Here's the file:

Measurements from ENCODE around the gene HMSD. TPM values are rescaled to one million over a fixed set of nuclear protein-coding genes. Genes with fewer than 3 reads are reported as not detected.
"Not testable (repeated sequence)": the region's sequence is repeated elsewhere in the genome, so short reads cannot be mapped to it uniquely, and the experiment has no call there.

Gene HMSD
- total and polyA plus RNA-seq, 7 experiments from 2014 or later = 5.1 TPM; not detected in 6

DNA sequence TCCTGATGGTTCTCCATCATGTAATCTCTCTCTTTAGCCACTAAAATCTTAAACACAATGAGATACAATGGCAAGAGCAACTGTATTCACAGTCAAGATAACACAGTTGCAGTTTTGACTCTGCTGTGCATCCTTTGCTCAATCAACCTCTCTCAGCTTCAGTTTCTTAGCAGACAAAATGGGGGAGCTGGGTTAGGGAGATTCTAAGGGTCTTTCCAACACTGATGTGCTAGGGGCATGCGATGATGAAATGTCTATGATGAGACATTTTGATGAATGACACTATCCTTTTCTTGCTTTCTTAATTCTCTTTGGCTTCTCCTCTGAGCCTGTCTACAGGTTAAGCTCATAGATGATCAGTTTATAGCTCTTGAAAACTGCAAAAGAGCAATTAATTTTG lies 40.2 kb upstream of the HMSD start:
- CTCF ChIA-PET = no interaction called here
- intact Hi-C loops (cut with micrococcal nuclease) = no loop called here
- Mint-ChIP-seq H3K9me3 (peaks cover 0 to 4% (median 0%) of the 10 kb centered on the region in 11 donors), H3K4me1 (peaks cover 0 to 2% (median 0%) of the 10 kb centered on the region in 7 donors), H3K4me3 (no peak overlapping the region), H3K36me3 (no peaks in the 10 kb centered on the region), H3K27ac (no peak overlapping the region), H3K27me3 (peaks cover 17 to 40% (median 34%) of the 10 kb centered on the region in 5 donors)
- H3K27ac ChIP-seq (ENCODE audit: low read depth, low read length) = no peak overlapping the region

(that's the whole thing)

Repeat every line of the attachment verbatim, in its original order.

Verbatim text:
Measurements from ENCODE around the gene HMSD. TPM values are rescaled to one million over a fixed set of nuclear protein-coding genes. Genes with fewer than 3 reads are reported as not detected.
"Not testable (repeated sequence)": the region's sequence is repeated elsewhere in the genome, so short reads cannot be mapped to it uniquely, and the experiment has no call there.

Gene HMSD
- total and polyA plus RNA-seq, 7 experiments from 2014 or later = 5.1 TPM; not detected in 6

DNA sequence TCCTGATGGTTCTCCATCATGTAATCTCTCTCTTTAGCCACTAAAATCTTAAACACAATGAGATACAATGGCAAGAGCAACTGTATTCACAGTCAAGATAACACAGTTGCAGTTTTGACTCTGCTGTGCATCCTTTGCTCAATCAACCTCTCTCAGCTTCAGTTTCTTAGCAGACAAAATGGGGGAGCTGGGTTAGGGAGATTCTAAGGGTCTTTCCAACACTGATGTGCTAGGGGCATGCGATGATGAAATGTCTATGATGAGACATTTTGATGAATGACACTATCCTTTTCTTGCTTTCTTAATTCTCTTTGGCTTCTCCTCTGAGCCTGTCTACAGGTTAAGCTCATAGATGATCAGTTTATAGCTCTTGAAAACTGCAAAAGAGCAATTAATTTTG lies 40.2 kb upstream of the HMSD start:
- CTCF ChIA-PET = no interaction called here
- intact Hi-C loops (cut with micrococcal nuclease) = no loop called here
- Mint-ChIP-seq H3K9me3 (peaks cover 0 to 4% (median 0%) of the 10 kb centered on the region in 11 donors), H3K4me1 (peaks cover 0 to 2% (median 0%) of the 10 kb centered on the region in 7 donors), H3K4me3 (no peak overlapping the region), H3K36me3 (no peaks in the 10 kb centered on the region), H3K27ac (no peak overlapping the region), H3K27me3 (peaks cover 17 to 40% (median 34%) of the 10 kb centered on the region in 5 donors)
- H3K27ac ChIP-seq (ENCODE audit: low read depth, low read length) = no peak overlapping the region